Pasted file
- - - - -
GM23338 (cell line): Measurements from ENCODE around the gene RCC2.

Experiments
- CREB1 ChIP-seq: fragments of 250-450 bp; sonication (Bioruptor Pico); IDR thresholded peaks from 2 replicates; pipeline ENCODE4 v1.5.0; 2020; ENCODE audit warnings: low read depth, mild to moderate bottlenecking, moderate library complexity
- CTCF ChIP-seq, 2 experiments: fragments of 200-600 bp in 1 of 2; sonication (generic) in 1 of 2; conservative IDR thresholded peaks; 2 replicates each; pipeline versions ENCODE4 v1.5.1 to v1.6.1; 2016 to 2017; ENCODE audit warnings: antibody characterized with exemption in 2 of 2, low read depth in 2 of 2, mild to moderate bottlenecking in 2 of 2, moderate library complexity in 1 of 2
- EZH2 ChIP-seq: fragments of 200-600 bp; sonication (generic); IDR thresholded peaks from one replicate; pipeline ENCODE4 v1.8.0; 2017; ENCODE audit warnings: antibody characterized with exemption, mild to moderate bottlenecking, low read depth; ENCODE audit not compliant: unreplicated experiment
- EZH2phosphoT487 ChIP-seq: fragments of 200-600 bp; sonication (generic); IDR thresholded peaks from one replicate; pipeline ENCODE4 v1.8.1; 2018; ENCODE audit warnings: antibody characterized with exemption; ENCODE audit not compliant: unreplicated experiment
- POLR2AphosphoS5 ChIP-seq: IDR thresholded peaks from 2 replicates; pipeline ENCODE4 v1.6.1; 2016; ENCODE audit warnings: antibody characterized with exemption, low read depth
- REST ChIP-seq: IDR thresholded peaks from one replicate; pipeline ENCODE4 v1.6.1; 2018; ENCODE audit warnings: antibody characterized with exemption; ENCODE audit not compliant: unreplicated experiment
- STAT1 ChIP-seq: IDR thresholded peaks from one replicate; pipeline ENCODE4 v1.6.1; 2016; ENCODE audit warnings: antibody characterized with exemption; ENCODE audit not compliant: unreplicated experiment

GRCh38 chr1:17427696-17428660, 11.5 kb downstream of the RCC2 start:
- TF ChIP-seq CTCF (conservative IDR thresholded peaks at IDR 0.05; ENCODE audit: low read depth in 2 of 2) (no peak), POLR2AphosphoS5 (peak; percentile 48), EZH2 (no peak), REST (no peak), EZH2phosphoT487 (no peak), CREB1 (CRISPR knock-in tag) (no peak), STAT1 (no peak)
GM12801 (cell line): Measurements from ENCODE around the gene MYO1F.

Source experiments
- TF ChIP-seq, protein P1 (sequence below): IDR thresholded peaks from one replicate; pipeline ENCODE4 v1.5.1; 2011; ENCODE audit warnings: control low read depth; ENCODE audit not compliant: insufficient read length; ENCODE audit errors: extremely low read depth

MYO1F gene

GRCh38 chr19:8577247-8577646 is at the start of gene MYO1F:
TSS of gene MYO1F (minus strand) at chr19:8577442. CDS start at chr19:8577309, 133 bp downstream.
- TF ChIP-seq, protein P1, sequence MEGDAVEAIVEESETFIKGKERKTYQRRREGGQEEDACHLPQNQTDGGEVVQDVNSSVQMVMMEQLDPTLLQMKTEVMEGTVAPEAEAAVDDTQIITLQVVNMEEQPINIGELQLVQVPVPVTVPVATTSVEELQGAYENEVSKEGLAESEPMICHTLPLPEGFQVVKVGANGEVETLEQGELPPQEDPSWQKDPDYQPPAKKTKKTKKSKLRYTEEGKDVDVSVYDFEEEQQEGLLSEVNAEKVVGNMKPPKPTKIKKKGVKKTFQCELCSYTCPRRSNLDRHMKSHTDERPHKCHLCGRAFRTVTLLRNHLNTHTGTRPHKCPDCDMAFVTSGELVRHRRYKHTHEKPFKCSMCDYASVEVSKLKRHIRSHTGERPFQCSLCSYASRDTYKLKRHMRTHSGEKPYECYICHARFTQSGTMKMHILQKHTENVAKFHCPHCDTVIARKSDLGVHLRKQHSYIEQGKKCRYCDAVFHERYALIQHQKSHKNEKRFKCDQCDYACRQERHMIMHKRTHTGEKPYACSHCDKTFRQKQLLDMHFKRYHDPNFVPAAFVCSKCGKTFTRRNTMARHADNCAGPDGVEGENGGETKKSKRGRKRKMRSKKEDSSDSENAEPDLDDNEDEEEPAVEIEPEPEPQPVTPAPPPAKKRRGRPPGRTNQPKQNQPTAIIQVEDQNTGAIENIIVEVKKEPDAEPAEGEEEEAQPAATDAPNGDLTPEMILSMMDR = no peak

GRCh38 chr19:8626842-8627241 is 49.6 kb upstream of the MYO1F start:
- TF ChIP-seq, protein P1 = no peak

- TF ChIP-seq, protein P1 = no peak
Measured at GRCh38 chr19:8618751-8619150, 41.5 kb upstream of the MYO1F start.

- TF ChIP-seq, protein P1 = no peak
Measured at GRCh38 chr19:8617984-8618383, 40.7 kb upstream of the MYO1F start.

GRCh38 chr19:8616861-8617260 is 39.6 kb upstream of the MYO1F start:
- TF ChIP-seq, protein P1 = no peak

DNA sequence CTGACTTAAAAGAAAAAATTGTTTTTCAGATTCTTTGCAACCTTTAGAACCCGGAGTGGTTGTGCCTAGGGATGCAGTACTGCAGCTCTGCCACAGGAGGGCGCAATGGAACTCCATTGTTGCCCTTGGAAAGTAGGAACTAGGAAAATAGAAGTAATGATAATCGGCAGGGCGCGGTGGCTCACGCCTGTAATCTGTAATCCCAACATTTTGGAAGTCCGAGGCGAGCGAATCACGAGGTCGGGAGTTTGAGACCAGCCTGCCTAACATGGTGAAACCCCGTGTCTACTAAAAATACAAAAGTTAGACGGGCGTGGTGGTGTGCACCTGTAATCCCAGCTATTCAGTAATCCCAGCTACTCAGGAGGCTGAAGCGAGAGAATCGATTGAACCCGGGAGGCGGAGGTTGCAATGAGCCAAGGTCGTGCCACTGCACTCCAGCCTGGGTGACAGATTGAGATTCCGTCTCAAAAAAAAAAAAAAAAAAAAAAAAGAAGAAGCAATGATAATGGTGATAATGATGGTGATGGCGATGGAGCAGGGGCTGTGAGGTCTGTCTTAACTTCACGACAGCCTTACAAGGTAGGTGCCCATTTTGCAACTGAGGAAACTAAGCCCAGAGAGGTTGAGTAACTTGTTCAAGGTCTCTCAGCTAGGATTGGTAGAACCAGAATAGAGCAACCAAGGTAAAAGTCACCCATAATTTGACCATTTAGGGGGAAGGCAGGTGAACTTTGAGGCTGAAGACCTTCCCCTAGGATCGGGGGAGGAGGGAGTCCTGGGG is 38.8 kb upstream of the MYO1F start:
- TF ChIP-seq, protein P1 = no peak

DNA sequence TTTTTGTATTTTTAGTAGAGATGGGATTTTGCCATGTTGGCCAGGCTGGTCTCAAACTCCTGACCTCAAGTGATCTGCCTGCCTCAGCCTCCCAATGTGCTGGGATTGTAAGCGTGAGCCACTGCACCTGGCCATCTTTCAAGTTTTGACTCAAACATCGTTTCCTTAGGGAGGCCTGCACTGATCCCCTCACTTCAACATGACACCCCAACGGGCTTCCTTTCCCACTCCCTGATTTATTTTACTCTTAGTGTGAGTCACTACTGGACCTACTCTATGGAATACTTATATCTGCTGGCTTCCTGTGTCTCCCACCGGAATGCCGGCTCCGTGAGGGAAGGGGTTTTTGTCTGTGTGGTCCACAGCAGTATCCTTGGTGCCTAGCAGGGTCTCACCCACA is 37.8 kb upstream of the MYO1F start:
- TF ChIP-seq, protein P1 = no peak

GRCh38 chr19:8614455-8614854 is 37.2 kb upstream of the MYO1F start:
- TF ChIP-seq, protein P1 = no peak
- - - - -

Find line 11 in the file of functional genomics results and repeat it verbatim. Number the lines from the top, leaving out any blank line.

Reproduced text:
- TF ChIP-seq CTCF (conservative IDR thresholded peaks at IDR 0.05; ENCODE audit: low read depth in 2 of 2) (no peak), POLR2AphosphoS5 (peak; percentile 48), EZH2 (no peak), REST (no peak), EZH2phosphoT487 (no peak), CREB1 (CRISPR knock-in tag) (no peak), STAT1 (no peak)